Otto Nicolai’s comical-fantastical opera “The Merry Wives of Windsor” is now playing at the Berlin State Opera. Based on the Shakespeare play, it tells the story of the bon vivant Falstaff with German bass René Pape making his debut in the role. A witty comedy of infidelity and mistrust – based on the famous Shakespeare play – but this time with a German twist. Musica Host Katharina Rabillon found out more.
The Berlin State Opera celebrated its season premiere with Otto Nicolai’s “The Merry Wives of Windsor” (“Die Lustigen Weiber von Windsor”). In the title role of Sir John Falstaff is the German bass René Pape. German Maestro Daniel Barenboim conducts the lighthearted score. He spoke to Euronews about directing the comedy, fending off accusations that his country people were humourless.
“This piece is part of the DNA of this country [Germany]. It‘s pure German humour.”
He was joined by Bass singer René Pape who laughingly reasserted the existence of “German humour”: “though this opera is Shakespeare esque but we are definitely funny people.” He added that the performance interpolated other sources to the original text, “You can also see that in Nicolai’s composition. He has interwoven many quotes from other works and there is a light touch to them.”
The German composer conducted at the world premiere 170 years ago but died shortly after (at 38 years old), but left a strong impression on the opera world.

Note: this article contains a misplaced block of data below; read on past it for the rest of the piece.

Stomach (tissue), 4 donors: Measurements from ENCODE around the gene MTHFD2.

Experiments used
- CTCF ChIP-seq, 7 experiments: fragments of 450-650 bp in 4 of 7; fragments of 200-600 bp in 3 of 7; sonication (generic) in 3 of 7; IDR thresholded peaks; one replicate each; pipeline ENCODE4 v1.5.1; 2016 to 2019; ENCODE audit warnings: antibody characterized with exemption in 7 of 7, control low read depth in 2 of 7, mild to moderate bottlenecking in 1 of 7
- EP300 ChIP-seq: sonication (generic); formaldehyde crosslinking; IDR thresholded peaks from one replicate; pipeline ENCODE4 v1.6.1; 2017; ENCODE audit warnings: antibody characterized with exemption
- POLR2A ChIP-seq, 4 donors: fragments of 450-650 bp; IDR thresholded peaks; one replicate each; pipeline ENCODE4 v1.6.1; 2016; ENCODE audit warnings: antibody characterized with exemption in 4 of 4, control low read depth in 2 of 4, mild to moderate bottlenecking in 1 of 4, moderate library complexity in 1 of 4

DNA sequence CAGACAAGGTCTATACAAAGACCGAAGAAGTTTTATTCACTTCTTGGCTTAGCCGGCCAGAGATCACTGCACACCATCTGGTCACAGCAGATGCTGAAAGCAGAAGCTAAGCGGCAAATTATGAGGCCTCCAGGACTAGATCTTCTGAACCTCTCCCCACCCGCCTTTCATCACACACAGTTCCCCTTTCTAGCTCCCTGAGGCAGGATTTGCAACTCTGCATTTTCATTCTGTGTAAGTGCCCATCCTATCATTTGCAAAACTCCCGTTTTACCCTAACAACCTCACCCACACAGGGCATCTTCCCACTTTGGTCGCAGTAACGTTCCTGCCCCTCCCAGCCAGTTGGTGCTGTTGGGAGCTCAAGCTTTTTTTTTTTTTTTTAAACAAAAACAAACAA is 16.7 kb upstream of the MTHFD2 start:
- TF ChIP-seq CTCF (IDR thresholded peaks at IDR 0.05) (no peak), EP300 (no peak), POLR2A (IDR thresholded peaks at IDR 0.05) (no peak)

“Nicolai was a very important personality. Born in Germany he worked a lot in Vienna where he founded the Vienna Philharmonic,” said Daniel Barenboim.
The Cuckold of Windsor Village
Like Verdi’s “Falstaff” Otto Nicolai based his opera on the tale of a “fat knight”, with his best days behind him. He tries to seduce two women who then plot against him, culminating in his derision as a cuckold of the Windsor village. Stage director David Bösch reflected on the class and gender dynamics at play.
“On one hand you have this sort of bourgeois idyllic world of the women of Windsor. They are just killing time and start a game with somebody who is totally different from them. And there is the other world of Falstaff, who decides that he wants to live his life differently, not in a bourgeois way.”
Dynamics that give the opera strong comedy elements, or as Otto Nicolai called the masterpiece a “comical-fantastical opera”.
“The Fantastical part is this moon choir at the end of the third act and the elves and the mosquitoes and flies and midges,” said René Pape. “It’s like a fairy-tale.”
David Bösch explains: “That’s also the attempt in the third act when the worlds suddenly dissolve, the pool stays there, but suddenly it’s in an empty landscape and the worlds come together – it’s going to be a fantastic world.”